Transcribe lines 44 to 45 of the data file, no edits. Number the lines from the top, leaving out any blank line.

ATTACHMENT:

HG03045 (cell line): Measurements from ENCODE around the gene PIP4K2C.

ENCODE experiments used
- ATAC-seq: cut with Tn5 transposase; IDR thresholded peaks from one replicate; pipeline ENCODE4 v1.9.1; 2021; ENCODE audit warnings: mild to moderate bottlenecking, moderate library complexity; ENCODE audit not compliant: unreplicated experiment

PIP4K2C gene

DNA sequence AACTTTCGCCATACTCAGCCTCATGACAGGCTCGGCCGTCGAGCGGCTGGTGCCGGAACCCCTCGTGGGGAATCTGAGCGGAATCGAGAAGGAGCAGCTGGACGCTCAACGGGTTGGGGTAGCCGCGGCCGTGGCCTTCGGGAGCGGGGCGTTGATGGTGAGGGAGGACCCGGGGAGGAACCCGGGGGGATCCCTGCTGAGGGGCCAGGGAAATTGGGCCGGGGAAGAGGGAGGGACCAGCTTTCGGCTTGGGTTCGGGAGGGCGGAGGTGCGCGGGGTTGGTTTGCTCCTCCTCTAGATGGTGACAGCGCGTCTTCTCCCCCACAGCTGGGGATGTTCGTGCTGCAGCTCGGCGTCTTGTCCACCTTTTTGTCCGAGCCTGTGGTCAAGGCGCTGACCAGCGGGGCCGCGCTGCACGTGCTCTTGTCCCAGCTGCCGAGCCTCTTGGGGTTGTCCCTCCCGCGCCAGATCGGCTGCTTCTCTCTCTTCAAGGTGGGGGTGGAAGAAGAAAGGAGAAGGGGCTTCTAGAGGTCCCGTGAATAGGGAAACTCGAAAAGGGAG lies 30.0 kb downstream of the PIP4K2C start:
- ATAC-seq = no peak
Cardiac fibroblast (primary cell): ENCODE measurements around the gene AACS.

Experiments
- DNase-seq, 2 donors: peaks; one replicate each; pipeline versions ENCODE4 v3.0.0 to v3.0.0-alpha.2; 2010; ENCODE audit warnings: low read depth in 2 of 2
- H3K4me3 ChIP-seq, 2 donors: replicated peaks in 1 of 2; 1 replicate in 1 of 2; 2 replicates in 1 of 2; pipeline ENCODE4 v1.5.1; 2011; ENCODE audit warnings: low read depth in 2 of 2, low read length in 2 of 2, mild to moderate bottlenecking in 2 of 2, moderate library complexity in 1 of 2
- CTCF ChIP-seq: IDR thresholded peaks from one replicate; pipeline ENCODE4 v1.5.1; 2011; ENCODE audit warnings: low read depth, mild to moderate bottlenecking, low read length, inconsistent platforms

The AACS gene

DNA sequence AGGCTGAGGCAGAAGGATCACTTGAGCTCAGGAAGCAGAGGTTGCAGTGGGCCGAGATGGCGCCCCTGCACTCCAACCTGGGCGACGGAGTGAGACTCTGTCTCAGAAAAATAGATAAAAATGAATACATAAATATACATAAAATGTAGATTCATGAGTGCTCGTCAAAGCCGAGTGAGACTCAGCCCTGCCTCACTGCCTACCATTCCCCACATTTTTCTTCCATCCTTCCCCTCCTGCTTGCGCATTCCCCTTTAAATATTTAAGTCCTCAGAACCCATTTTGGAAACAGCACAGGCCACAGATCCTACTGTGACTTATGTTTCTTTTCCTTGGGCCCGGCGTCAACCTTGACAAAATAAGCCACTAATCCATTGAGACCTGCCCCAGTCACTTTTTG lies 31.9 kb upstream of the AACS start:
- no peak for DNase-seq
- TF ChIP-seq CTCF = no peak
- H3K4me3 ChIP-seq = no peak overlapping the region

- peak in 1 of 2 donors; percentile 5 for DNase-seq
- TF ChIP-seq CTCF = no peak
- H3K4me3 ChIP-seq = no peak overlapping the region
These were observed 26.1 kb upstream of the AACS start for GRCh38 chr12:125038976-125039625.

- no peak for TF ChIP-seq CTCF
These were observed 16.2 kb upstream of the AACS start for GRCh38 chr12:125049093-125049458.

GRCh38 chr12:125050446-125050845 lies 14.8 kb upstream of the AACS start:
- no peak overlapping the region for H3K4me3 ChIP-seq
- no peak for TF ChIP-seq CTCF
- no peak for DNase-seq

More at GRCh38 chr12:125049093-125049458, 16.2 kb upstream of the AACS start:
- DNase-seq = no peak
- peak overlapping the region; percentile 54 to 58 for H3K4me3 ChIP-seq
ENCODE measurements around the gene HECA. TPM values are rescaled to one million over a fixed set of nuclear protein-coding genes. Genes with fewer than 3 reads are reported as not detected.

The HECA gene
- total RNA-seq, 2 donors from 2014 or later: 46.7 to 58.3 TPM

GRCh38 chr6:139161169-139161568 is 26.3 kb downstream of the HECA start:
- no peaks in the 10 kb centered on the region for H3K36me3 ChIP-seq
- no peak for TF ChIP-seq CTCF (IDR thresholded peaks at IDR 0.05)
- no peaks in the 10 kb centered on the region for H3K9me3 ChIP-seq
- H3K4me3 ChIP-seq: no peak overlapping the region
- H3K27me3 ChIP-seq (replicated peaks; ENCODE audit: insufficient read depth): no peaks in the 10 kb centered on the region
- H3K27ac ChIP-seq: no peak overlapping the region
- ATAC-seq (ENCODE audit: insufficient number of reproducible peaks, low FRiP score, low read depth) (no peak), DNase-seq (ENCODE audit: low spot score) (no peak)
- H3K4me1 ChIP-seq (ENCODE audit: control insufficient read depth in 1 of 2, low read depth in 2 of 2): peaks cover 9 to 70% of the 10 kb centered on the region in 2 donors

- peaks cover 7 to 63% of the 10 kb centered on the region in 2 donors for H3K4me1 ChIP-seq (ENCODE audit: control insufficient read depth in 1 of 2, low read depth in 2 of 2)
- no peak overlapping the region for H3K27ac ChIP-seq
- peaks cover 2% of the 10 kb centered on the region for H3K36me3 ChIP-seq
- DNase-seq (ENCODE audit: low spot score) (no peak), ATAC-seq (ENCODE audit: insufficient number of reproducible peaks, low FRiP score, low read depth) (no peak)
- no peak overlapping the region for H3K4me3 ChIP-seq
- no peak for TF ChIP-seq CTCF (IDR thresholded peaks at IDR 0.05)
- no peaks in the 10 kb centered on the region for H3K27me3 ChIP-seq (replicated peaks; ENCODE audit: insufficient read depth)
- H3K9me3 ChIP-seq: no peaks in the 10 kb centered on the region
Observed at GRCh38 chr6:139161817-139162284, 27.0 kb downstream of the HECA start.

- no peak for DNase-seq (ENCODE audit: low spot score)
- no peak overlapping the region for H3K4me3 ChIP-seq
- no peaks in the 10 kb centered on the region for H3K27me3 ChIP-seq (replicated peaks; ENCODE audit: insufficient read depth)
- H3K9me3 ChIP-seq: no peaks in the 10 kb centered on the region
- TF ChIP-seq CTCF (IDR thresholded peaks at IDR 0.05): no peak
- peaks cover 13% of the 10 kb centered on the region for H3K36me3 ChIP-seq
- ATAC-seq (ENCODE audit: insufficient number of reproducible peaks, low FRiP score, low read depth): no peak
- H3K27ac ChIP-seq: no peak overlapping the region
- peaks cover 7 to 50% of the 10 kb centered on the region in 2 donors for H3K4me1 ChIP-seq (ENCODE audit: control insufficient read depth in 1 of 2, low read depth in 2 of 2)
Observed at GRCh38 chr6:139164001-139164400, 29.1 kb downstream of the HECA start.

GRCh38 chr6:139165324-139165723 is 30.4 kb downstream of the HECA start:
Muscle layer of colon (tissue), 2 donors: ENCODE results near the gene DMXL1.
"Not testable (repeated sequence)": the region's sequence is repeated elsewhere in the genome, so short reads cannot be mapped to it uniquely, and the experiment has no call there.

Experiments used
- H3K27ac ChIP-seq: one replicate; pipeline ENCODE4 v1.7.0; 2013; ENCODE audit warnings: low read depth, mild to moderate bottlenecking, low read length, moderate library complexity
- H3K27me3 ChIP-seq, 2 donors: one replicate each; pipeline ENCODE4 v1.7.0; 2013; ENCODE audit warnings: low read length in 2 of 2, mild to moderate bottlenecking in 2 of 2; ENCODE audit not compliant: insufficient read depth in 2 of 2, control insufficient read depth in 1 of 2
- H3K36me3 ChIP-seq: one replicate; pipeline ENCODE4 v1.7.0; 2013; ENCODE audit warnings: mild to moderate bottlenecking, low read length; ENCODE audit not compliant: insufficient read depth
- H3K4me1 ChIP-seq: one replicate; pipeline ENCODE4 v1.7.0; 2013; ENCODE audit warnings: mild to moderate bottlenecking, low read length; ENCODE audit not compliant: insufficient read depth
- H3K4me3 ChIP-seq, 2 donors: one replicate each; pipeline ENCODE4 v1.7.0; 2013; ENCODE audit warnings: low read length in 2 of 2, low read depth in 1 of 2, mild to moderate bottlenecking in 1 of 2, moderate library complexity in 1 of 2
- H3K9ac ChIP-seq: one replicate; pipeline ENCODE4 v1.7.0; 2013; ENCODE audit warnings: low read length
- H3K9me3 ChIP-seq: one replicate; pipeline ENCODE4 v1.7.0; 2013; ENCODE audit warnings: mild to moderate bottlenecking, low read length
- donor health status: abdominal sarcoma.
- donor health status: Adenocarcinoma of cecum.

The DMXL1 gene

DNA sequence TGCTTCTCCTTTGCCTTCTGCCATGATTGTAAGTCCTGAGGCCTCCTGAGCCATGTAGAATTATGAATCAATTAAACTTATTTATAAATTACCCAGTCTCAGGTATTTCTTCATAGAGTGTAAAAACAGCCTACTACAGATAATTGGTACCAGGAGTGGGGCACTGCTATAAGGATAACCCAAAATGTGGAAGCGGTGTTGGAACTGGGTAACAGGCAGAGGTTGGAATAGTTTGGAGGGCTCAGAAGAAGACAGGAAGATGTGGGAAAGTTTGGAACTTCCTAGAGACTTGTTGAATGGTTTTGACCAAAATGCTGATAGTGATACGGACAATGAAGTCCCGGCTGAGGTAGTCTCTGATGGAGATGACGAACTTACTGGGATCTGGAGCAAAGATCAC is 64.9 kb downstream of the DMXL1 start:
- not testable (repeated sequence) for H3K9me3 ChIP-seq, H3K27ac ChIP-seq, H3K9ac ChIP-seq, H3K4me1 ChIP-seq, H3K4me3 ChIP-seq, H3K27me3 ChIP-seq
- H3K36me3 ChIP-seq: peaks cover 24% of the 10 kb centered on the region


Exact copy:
- peaks cover 2% of the 10 kb centered on the region for H3K36me3 ChIP-seq
- DNase-seq (ENCODE audit: low spot score) (no peak), ATAC-seq (ENCODE audit: insufficient number of reproducible peaks, low FRiP score, low read depth) (no peak)